From the pier at Mundra, the biggest private port in India, it is possible, on a clear day, to spot the world’s largest oil refinery, 50km south across the Gulf of Kutch. In the early 1990s both sites in the state of Gujarat were malarial swamps and farmland. Today they are monuments to India’s economic promise—and to the tycoons who built them. Gautam Adani and Mukesh Ambani, both billionaires, have in recent years become the best-known faces of Indian business. To supporters, they are patriotic nation-builders, using their sway and resources to further India’s economic progress. To critics they are only in it for themselves. Their motivation seems to lie somewhere in between.
The duo’s rising influence over Indian business is undisputed. Many observers now talk of the “aa economy”. That is an exaggeration, but the combined revenues of the companies controlled by Messrs Adani and Ambani are equivalent to 4% of India’s gdp. They are also responsible for 25% of the capital spending of listed non-financial firms at a time when overall investment has been subdued. “Never have we walked away from investing in India, never have we slowed our investments,” asserted Mr Adani at the annual meeting of his group on July 26th. Not to be outdone, Mr Ambani, at his own annual meeting on August 29th, pledged to double the size of Reliance, the conglomerate that he runs, adding “patriotism inspires and energises everything we do.”
They play such an important part in India’s economic development because they have succeeded where others in the country have all too often failed, by creating businesses that are both large and fast-growing. Under Mr Ambani’s stewardship Reliance, founded by his father, Dhirubhai, has gone from dealing in petrochemicals and refining to encompass retail, telecoms and renewable energy.
Mr Adani’s operation is more speculative and generates modest cashflows but he has progressed in a decade from a small office in Mumbai to an empire of ports, airports and energy utilities spread across seven public companies and various private ventures. The two men’s publicly listed companies are worth a combined $452bn, up from a collective valuation of $112bn four years ago.
Both have amassed considerable wealth along the way. Over the past four years their personal fortunes have swelled four-fold, according to Hurun India, a research firm, from $65bn to $237bn combined (see chart 1). Mr Adani is now reckoned to be the world’s third-richest man behind Elon Musk and Jeff Bezos.
Much can be attributed to the fact that their vast ambitions fit with those of India’s prime minister, Narendra Modi, for the country’s economic development. The government still oversees hundreds of state-controlled companies but confidence has long since disappeared in their ability to spur growth. Instead, for the economy’s commanding heights, heavy industry and infrastructure, the government’s hopes increasingly rest on a handful of private firms which appear able to handle India’s debilitating red tape and erratic allocation of projects. Both men have so far been able to navigate the country’s treacherous judicial and political currents.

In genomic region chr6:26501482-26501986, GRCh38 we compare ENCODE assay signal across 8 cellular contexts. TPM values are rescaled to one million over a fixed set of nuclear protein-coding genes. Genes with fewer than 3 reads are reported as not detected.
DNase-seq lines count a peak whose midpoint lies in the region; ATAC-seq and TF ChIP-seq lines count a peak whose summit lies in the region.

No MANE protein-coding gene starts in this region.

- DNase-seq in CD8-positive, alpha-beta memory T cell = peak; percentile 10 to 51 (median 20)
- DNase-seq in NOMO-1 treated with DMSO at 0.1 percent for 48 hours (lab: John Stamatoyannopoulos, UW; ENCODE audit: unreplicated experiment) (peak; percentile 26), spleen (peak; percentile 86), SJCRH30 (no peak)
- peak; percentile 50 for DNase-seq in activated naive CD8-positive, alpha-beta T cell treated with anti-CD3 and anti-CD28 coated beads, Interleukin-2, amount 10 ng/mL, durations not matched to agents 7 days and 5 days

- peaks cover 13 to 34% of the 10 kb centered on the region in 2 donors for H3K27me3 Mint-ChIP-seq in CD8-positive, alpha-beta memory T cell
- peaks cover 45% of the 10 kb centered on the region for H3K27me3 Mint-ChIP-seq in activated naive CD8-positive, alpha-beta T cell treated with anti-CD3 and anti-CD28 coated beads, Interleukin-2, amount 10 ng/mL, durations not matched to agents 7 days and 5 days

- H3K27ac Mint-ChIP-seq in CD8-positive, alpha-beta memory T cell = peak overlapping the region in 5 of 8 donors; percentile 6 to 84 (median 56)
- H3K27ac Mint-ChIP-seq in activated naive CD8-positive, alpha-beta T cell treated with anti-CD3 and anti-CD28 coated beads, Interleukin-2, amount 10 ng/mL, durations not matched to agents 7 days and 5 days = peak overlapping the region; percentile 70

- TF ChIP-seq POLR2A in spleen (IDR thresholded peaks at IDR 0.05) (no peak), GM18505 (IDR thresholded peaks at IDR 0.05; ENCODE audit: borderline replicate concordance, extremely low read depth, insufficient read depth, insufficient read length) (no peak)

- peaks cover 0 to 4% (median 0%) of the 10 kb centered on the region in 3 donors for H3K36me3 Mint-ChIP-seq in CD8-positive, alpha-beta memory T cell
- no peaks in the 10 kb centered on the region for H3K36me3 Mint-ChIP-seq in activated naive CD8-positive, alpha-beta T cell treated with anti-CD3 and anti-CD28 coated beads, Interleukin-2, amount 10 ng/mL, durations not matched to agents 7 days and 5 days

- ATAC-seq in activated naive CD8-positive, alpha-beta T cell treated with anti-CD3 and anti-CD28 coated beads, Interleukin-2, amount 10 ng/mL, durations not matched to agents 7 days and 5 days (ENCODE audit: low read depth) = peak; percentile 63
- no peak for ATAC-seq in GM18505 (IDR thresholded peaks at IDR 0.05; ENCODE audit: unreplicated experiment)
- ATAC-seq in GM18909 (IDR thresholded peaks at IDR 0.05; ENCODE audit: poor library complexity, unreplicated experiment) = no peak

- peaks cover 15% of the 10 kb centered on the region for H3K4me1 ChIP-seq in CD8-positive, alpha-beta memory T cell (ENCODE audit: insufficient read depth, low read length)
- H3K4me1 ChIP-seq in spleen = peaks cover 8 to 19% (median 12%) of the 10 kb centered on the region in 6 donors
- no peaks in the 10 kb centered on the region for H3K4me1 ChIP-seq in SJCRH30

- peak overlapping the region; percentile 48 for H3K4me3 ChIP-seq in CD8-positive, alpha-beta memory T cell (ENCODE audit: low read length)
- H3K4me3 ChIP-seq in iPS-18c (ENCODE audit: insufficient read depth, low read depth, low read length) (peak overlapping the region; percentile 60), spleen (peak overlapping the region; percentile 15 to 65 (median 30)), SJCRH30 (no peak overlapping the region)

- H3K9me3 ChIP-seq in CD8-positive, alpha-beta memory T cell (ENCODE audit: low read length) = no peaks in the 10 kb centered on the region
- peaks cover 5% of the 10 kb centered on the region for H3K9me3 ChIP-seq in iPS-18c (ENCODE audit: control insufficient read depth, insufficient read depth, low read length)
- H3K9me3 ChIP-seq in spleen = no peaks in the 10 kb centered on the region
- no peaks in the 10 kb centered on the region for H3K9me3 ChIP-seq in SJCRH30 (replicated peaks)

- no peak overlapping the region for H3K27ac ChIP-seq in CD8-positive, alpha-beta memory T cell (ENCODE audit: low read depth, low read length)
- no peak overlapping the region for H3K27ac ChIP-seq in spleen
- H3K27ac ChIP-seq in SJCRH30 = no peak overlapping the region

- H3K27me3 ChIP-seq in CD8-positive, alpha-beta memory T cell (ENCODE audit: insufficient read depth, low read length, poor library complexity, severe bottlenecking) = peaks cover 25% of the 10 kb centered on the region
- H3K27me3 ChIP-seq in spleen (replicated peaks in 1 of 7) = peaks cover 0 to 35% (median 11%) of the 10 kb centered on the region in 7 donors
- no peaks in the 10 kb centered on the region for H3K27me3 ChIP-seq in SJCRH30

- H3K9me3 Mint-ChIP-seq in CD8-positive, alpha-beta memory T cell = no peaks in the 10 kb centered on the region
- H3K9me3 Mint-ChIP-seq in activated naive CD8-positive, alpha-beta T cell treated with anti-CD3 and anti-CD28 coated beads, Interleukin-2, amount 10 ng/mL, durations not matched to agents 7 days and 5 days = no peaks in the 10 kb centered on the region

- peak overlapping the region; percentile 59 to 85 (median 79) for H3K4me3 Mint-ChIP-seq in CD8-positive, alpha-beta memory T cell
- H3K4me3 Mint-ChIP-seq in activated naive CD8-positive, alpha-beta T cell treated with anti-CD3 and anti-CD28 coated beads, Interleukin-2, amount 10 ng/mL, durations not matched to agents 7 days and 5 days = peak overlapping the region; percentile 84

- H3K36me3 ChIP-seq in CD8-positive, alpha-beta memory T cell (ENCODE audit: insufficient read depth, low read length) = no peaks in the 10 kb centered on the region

Yet there are strong arguments that they are not merely favoured industrialists collecting rents. Their desire to invest appears to have little regard for profits. Reliance hasn’t generated a return on capital in excess of 10% in a decade. Only two of Mr Adani’s listed companies do better and both are ventures with foreign firms: Adani Wilmar, a food processor co-owned with a Singaporean firm (which returns 15%), and a natural-gas distribution business held jointly with Total, a French energy giant (which returns 19%).
That urge to invest is bringing the firms into closer competition. Perhaps that is unsurprising. Reliance and the Adani Group share many characteristics. The founders of each were born in the north-western state of Gujarat, as was Mr Modi, whose own ascent was tied to the state’s impressive record of economic growth during his time as chief minister. Both firms have grown largely by building dominant positions in existing industries then moving into related areas. Thus they have become interwoven with, and vital to, India’s economy—and Mr Modi’s vision.
In Reliance’s case, trading of textiles was followed by the production of textiles, then the manufacture of the polymers used in textiles and finally the production of the petrochemicals used to make those polymers. Refining, energy and petrochemical businesses accounted for 91% of revenues and 99% of profits as recently 2017. Since then Reliance has undergone a transformation. Jio, the firm’s telecoms arm, signed up its first customer in 2016 and now has 421m subscribers using its mobile network. That in turn is being used to create other new businesses such as providing access to computing at central hubs through the network.